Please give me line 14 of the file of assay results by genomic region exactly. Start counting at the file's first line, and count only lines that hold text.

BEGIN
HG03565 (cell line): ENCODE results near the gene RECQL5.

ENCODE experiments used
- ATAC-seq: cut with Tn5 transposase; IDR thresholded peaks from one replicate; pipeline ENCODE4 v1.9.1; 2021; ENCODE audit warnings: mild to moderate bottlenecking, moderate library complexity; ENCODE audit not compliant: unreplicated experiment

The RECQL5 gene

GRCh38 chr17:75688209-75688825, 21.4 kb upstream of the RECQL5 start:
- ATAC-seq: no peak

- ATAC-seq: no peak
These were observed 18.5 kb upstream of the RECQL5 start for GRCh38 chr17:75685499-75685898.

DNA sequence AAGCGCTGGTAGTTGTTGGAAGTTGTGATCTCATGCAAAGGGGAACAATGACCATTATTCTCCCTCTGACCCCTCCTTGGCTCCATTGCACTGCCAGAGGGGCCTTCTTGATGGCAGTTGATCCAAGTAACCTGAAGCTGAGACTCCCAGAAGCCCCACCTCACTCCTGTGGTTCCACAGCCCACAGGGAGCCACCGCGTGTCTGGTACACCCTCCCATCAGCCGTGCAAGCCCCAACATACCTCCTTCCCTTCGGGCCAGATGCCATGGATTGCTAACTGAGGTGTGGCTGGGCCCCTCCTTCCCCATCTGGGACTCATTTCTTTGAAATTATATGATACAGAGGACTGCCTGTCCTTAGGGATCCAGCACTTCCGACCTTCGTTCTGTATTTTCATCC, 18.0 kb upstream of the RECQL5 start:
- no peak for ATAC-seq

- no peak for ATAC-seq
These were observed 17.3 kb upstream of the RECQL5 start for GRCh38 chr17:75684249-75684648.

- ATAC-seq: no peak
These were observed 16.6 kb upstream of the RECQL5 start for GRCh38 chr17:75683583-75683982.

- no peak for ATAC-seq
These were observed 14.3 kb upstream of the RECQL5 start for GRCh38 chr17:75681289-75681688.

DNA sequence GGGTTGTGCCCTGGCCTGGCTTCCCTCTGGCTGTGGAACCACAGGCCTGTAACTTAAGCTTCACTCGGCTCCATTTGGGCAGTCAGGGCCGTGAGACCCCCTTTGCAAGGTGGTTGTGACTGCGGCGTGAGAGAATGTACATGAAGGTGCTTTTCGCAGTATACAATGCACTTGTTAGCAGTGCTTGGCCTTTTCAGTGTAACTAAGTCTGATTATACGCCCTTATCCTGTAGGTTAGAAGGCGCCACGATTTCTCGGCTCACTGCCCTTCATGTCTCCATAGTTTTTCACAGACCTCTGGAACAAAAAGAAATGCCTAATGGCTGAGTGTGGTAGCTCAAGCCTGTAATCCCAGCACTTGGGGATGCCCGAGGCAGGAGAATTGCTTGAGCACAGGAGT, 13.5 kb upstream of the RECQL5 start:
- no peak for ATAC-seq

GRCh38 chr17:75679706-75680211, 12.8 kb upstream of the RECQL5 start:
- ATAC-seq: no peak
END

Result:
These were observed 16.6 kb upstream of the RECQL5 start for GRCh38 chr17:75683583-75683982.